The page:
CTM: Breakbeats are drum parts—usually culled from funk, R&B records. Rap music has had its influence on hardcore for a long time, and hip-hop also had a heavy influence on Mental. The rap intro is biblical on the second demo, they made a Whodini cover on their LP, and Mental played a “8 miles” intro on their Planet Mental record release show. Do you like these elements?
Dylan: Yeah definitely. I am not as knowledgeable re: hiphop as I am many of the other subculture musics, but I used to go DL all the songs in the town of hardcore hip hop column. I loved that hip hop has kind of always been a cultural touchstone for NYHC bands, and since Mental essentially played the re-up of NYHC (via Boston) in the early 00’s it totally makes sense hip hop would be a big aesthetic factor.
Ambrose: I always thought it was so cool that Greg was a staunch proponent of current rap. There’s that interview in Town Of Hardcore where the rest of the band kinda clowns him for only being into the current stuff and he doesn’t waver in his opinion. I think that’s really cool.
CTM: Dumptruck helped create the Lockin’ Out sound with their cassette. This is basically left over early Mental tunes that were too hard, and they got one of their friends to sing on them. Do you like the Feelin’ Good demo?
Ambrose: Yeah, of course.
Dylan: Shit I LOVE this demo. I did the sickest Chris Morgado interview like 7 years ago now. We talked wrestling and illustration and Dump Truck and everything. I never published it because I’m a dumbass. But yeah, I love the Wrong Side. My fav lil nugget from that interview is hearing that Dump Truck had a song called “March of the cockroaches” and (I think) it’s what became “Feeding time at the zoo.” I could be wrong on that last bit though.
CTM: I think Mental really knew how to do record covers and record release covers right. Rasta cover, Mental Crew cover, Earth Sucks cover, Morgado covers, Sean Taggart cover etc. What do you think about their covers, what do you think of the style of their covers?
Dylan: I feel like I already covered this throughout the interview, but I always loved that Mental didn’t do “stereotypical HC artwork” for their records. For the most part, none of the LOC bands did. It wasn’t like generic youth crew live shot stuff or metalcore skulls and cursive lettering…just kind of like a visual overdose that pulled queues from tons of artists I liked. Like, you know the Look Alive cover kinda looked like Keith Haring art, or the Rage of Discipline LP looked like one of those generic DJ sleeves. That shit always made you wonder what the tunes contained within sounded like, you know? Yeah, I will always love the fact that Mental’s covers were unique.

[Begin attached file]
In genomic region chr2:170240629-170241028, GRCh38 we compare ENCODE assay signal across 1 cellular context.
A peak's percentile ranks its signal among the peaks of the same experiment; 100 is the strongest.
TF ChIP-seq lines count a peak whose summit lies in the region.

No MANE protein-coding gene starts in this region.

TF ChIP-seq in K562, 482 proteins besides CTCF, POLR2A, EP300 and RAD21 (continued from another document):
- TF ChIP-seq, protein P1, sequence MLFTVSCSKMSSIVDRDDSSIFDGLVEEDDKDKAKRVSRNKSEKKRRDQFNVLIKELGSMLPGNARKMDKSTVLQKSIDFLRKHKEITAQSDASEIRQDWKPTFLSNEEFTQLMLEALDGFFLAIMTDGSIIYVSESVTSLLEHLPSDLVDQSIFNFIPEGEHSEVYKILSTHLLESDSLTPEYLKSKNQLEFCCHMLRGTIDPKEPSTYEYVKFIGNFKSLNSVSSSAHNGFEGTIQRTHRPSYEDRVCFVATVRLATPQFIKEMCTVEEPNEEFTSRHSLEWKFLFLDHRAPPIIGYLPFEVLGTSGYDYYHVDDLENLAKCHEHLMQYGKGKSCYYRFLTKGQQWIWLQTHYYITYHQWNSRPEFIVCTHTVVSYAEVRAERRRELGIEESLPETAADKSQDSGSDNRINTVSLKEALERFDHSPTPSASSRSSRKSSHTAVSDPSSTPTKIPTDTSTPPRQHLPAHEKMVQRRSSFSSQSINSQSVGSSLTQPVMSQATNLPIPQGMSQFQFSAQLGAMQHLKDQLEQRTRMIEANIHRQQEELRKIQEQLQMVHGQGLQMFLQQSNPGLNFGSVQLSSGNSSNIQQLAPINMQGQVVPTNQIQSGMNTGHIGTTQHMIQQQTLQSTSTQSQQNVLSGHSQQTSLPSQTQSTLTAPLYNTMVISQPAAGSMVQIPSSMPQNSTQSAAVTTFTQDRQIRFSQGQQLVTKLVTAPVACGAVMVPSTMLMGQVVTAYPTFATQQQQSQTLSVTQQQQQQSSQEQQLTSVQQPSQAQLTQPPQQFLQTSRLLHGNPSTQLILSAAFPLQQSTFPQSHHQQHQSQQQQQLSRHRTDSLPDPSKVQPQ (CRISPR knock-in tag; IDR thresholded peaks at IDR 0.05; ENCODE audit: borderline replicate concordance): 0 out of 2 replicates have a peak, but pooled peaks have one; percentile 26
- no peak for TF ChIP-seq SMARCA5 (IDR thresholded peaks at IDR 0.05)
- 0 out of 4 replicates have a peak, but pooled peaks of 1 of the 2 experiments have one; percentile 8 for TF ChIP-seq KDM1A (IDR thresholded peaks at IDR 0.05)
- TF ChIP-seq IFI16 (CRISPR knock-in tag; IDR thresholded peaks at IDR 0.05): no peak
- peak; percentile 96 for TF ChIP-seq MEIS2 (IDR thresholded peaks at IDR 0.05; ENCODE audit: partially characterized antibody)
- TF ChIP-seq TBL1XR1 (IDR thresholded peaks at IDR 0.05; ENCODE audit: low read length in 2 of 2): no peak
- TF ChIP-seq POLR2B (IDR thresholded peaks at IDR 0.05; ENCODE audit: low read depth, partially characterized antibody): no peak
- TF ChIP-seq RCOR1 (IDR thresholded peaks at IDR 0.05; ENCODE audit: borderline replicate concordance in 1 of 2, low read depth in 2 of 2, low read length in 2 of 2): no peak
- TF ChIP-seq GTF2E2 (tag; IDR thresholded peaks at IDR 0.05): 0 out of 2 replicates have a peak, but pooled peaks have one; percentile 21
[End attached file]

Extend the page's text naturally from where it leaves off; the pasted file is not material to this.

Ambrose: And You Know This cover is a little crude and juvenile, Get An Oxygen Tank is cleaner, more pro, features art by an OG. Yo! is far from subdued but it’s a step down from the colorfulness of GAOT, and then Planet Mental is muted and more abstract. Every record cover tells you so much about the record. As far as the special covers, I’ve always been partial to ‘Earth Sucks’. I know it’s simple, but sometimes simple’s the best.
CTM: My personal favourite cover is probably the Mental cat cover of the Bum Rush EP. Why did they change the artwork, what do you think?
Ambrose: Honestly, no idea. Love the cat’s slippers.
Dylan: I never really got the story, and I’ve asked! No idea. That is a good cover. I remember when it was making the rounds on the internet though!
CTM: Thanks for the interview guys! Finally, what are your fave Mental t-shirt designs?
Dylan: The Pam Grier shirt is the only right answer.
Ambrose: On Instagram the other day, this woman I know posted a picture of her in a white longsleeve with the word ‘Mental’ like repeatedly stamped and then stamped over it with a sort of white border was a red or orange ‘Mental’ in the same font as the blue, and I think that might win. Need that shirt. Prior to seeing that one though, my favorite was definitely the black Elephant shirt. They didn’t make many black shirts, so that one feels special. Also, in the market for the Mental / Desperate Measures ‘Lock Up Your Daughters’ tour shirt too. That one couldn’t really fly in the modern era. The only Mental shirt that I currently have is the yellow one with the gorilla on the front and the back. I’ve worn it out a total of one time because I’m not quite confident in that yellow. The Pam Grier one is obviously great, but I can’t wear that in public. Before we exit, next time we gotta talk about the Yo 7″. “Bootleg” are my favorite Mental lyrics; “They cared, I care, you should care.” Incredible.